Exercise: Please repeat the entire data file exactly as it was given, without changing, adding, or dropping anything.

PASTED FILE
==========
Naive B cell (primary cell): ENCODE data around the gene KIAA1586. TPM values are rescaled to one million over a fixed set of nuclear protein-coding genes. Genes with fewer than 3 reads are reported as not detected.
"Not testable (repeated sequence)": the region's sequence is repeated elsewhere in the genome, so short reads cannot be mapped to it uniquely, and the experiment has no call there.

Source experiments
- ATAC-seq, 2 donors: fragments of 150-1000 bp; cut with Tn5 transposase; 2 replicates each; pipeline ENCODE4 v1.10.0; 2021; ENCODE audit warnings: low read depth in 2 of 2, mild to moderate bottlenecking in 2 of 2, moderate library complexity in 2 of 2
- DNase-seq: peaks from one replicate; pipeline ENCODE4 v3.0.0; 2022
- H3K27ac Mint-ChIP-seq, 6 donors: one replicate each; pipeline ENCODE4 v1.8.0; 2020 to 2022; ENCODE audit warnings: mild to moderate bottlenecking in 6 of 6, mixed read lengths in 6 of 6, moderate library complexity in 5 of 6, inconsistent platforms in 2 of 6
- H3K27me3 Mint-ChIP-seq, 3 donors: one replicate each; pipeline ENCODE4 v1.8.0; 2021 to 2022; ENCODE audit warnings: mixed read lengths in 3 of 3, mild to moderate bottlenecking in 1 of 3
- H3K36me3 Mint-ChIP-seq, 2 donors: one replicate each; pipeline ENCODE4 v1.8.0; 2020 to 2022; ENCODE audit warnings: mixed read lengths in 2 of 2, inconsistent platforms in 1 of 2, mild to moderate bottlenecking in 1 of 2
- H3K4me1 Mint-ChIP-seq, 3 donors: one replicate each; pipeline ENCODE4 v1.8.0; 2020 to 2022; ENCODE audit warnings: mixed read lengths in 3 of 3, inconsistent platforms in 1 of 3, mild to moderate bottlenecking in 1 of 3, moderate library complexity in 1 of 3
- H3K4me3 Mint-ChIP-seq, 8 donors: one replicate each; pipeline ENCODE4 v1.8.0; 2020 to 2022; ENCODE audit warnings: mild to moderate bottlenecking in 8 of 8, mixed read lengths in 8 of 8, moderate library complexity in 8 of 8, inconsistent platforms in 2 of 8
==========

Naive B cell (primary cell): ENCODE data around the gene KIAA1586. TPM values are rescaled to one million over a fixed set of nuclear protein-coding genes. Genes with fewer than 3 reads are reported as not detected.
"Not testable (repeated sequence)": the region's sequence is repeated elsewhere in the genome, so short reads cannot be mapped to it uniquely, and the experiment has no call there.

Source experiments
- ATAC-seq, 2 donors: fragments of 150-1000 bp; cut with Tn5 transposase; 2 replicates each; pipeline ENCODE4 v1.10.0; 2021; ENCODE audit warnings: low read depth in 2 of 2, mild to moderate bottlenecking in 2 of 2, moderate library complexity in 2 of 2
- DNase-seq: peaks from one replicate; pipeline ENCODE4 v3.0.0; 2022
- H3K27ac Mint-ChIP-seq, 6 donors: one replicate each; pipeline ENCODE4 v1.8.0; 2020 to 2022; ENCODE audit warnings: mild to moderate bottlenecking in 6 of 6, mixed read lengths in 6 of 6, moderate library complexity in 5 of 6, inconsistent platforms in 2 of 6
- H3K27me3 Mint-ChIP-seq, 3 donors: one replicate each; pipeline ENCODE4 v1.8.0; 2021 to 2022; ENCODE audit warnings: mixed read lengths in 3 of 3, mild to moderate bottlenecking in 1 of 3
- H3K36me3 Mint-ChIP-seq, 2 donors: one replicate each; pipeline ENCODE4 v1.8.0; 2020 to 2022; ENCODE audit warnings: mixed read lengths in 2 of 2, inconsistent platforms in 1 of 2, mild to moderate bottlenecking in 1 of 2
- H3K4me1 Mint-ChIP-seq, 3 donors: one replicate each; pipeline ENCODE4 v1.8.0; 2020 to 2022; ENCODE audit warnings: mixed read lengths in 3 of 3, inconsistent platforms in 1 of 3, mild to moderate bottlenecking in 1 of 3, moderate library complexity in 1 of 3
- H3K4me3 Mint-ChIP-seq, 8 donors: one replicate each; pipeline ENCODE4 v1.8.0; 2020 to 2022; ENCODE audit warnings: mild to moderate bottlenecking in 8 of 8, mixed read lengths in 8 of 8, moderate library complexity in 8 of 8, inconsistent platforms in 2 of 8